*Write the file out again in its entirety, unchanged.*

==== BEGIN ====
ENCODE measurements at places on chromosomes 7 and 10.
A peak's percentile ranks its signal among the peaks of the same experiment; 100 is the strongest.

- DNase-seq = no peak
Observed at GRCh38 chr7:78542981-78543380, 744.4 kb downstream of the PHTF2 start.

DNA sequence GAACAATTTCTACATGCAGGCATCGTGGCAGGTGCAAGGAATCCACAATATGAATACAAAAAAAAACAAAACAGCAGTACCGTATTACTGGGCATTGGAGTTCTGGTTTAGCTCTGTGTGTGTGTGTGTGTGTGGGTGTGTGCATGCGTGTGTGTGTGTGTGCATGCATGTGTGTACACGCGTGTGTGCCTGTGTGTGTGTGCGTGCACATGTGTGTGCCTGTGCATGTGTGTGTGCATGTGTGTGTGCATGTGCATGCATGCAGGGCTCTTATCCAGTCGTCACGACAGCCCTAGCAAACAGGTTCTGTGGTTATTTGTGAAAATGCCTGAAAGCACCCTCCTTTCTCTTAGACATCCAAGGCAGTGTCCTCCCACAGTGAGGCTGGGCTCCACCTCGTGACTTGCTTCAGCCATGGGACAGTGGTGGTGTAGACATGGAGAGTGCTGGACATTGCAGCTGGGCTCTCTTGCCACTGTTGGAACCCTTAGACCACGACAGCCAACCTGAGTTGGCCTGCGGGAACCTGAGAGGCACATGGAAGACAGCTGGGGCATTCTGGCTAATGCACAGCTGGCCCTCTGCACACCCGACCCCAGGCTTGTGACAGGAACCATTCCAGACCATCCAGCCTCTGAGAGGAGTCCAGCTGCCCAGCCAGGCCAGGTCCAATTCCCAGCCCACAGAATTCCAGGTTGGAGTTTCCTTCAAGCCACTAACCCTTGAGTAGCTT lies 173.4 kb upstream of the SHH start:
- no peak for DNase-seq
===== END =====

ENCODE measurements at places on chromosomes 7 and 10.
A peak's percentile ranks its signal among the peaks of the same experiment; 100 is the strongest.

- DNase-seq = no peak
Observed at GRCh38 chr7:78542981-78543380, 744.4 kb downstream of the PHTF2 start.

DNA sequence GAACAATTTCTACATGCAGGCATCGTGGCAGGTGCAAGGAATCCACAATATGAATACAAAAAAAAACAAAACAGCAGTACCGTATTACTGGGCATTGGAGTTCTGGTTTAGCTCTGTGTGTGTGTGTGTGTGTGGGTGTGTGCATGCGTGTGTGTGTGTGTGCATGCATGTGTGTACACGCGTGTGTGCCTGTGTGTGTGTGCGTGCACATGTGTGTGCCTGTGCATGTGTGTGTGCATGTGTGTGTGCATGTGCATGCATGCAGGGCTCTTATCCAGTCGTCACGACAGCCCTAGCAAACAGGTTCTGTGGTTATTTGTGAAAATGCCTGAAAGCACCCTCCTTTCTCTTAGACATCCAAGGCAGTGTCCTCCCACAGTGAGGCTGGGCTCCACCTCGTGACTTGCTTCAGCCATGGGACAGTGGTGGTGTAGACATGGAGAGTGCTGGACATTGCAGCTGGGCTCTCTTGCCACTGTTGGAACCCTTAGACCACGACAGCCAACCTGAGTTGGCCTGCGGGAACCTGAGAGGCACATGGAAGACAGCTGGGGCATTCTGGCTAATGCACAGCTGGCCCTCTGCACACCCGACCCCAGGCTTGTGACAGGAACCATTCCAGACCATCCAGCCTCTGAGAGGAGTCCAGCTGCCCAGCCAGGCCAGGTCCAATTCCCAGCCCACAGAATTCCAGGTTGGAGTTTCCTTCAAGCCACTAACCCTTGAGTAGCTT lies 173.4 kb upstream of the SHH start:
- no peak for DNase-seq